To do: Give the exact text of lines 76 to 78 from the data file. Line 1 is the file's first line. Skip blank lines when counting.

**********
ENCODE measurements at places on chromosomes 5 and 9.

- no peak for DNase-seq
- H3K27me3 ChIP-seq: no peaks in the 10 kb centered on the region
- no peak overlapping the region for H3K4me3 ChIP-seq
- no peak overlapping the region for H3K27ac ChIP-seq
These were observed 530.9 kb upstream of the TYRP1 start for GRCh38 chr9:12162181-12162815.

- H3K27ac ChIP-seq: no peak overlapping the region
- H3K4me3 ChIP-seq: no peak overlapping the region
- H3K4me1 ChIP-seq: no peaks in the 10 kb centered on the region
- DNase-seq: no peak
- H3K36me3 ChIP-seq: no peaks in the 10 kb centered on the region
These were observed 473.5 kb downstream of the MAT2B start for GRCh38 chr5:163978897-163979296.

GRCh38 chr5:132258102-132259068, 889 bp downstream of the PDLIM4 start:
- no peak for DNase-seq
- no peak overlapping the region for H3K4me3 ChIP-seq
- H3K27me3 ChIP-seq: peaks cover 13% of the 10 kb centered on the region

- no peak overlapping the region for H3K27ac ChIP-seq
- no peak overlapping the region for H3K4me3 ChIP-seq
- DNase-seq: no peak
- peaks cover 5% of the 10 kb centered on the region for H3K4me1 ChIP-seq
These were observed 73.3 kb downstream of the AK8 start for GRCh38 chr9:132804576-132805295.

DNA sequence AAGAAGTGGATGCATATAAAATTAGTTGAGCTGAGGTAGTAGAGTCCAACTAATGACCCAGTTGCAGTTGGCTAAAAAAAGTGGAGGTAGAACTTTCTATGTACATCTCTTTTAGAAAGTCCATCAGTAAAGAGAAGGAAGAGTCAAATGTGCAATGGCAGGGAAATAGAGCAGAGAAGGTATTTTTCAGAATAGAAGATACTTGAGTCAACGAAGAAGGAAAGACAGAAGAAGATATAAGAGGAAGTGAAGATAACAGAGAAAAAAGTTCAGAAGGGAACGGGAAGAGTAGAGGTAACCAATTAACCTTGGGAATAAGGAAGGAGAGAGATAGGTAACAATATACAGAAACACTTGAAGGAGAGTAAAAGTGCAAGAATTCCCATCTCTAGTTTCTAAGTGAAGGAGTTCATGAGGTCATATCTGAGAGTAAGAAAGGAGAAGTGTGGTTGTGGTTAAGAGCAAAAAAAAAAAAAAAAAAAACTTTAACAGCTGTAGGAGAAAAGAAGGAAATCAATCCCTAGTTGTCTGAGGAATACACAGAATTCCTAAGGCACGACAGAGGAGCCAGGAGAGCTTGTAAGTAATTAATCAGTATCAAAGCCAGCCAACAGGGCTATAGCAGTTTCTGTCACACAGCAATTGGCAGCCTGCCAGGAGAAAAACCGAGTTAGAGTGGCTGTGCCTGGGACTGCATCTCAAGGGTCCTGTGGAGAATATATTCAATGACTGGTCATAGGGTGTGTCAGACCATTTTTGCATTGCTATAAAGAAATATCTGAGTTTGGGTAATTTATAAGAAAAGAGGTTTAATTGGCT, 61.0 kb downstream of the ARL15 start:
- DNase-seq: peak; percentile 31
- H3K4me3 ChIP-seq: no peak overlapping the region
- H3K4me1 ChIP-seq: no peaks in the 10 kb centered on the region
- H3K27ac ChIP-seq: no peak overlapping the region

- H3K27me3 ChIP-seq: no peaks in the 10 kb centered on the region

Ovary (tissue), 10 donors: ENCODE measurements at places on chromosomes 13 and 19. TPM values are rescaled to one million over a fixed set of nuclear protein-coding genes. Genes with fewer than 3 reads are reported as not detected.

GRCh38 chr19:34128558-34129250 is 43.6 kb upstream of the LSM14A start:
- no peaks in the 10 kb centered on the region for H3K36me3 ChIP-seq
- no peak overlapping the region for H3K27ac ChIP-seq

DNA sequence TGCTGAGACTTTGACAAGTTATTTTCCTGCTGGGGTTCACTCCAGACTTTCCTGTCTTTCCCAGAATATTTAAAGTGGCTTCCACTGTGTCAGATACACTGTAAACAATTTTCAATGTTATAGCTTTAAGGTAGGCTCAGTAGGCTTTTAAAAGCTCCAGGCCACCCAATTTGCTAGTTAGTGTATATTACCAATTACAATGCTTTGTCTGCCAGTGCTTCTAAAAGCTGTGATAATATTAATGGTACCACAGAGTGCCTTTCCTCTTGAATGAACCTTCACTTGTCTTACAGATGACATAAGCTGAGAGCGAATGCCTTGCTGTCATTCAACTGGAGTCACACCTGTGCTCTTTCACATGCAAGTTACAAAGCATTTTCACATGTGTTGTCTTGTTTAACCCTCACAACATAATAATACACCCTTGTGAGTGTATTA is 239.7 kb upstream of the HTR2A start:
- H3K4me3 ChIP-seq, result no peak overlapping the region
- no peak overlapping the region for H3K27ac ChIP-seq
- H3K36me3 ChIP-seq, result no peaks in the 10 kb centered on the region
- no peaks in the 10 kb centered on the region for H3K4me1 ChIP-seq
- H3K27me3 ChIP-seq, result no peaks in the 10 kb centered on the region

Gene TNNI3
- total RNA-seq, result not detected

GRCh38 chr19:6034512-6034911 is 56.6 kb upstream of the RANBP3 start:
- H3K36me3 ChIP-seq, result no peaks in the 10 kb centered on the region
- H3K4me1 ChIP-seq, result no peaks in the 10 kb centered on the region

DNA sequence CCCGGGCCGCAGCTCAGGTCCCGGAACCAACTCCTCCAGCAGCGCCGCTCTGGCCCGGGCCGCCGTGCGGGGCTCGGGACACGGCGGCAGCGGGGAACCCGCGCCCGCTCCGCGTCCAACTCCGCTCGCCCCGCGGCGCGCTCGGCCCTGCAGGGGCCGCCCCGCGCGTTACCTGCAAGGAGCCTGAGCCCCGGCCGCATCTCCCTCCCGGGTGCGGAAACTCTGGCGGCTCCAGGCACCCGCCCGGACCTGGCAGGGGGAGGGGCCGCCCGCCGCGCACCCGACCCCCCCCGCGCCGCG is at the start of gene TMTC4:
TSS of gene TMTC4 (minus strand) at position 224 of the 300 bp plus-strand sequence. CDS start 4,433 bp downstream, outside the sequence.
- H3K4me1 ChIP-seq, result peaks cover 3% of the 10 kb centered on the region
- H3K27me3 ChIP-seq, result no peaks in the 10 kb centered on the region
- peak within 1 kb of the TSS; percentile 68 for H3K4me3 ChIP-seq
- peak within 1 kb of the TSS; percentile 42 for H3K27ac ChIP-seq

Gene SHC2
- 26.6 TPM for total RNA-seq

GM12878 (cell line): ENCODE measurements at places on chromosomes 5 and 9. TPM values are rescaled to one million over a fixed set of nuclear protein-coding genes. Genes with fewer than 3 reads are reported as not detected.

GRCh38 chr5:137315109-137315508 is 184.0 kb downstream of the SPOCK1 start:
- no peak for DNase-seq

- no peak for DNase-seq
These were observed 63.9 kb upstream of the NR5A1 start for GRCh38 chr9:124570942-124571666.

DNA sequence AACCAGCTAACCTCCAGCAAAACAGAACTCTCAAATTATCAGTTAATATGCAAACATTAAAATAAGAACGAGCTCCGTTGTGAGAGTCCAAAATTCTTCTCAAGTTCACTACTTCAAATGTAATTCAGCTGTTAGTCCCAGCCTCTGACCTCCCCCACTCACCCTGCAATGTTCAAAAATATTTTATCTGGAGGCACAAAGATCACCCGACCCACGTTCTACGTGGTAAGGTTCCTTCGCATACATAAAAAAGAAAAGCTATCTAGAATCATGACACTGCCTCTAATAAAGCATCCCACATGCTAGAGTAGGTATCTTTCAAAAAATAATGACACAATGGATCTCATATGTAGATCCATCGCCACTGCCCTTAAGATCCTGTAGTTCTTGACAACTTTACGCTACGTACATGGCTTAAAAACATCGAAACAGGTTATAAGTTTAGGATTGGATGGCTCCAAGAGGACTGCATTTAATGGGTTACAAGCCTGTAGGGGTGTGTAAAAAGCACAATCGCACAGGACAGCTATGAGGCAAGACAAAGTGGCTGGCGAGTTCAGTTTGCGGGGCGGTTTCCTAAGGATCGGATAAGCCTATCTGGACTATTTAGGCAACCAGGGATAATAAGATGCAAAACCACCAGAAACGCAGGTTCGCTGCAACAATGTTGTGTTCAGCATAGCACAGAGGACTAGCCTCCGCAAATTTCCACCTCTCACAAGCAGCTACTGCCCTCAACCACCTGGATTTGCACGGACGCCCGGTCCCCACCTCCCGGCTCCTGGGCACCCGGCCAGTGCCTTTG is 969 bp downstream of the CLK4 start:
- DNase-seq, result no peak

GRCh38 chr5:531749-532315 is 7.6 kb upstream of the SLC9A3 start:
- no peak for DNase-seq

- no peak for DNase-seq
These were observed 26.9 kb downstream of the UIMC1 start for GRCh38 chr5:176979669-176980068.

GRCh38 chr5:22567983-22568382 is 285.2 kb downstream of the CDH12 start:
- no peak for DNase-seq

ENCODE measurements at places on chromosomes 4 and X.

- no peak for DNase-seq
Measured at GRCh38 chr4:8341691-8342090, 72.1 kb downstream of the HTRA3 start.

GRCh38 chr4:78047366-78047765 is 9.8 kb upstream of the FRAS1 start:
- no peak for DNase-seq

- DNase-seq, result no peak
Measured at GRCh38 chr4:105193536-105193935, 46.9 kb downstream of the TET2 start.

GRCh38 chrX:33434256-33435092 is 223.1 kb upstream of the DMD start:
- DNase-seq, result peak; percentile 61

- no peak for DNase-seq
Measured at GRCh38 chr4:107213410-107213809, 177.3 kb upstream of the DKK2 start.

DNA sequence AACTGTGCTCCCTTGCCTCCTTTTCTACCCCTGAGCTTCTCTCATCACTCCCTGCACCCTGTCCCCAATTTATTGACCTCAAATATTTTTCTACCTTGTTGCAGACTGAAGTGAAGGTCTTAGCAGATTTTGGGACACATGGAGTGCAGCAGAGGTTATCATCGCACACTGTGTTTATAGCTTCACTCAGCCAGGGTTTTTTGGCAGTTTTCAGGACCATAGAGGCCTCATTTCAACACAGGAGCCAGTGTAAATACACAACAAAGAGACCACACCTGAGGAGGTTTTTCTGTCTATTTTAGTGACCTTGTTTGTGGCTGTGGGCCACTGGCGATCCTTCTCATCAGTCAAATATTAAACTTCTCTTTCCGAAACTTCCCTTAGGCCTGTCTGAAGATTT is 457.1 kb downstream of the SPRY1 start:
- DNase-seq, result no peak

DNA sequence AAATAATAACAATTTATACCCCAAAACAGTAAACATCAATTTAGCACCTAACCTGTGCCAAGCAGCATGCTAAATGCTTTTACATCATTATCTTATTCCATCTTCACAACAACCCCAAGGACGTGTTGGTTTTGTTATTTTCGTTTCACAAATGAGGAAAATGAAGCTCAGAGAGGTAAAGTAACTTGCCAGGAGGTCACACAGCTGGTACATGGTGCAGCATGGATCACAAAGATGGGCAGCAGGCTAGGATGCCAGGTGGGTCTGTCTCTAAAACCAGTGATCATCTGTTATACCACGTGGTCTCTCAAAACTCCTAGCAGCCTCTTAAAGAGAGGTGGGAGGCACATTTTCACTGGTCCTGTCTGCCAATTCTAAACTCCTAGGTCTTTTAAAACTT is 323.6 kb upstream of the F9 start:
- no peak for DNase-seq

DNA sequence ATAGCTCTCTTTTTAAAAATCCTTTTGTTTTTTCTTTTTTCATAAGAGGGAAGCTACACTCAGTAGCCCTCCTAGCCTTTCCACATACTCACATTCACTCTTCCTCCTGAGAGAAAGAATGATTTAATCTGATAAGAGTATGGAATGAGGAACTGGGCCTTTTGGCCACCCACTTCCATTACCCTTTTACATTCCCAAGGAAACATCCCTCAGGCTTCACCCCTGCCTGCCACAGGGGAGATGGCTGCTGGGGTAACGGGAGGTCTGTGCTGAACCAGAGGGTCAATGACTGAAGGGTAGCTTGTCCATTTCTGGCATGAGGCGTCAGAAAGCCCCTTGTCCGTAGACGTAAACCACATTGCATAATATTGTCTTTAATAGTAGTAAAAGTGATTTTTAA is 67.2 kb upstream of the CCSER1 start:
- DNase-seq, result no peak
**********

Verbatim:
- DNase-seq, result no peak

DNA sequence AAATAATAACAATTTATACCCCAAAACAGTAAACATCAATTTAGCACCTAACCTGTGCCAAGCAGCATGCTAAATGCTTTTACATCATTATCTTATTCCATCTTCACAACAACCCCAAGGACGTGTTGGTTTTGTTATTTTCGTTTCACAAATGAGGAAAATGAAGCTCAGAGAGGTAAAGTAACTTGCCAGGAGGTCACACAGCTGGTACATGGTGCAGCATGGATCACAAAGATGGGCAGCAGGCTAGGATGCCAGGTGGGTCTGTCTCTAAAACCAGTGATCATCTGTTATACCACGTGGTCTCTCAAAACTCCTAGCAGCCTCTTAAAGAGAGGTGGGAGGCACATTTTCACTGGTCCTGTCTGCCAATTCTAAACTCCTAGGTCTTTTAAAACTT is 323.6 kb upstream of the F9 start:
- no peak for DNase-seq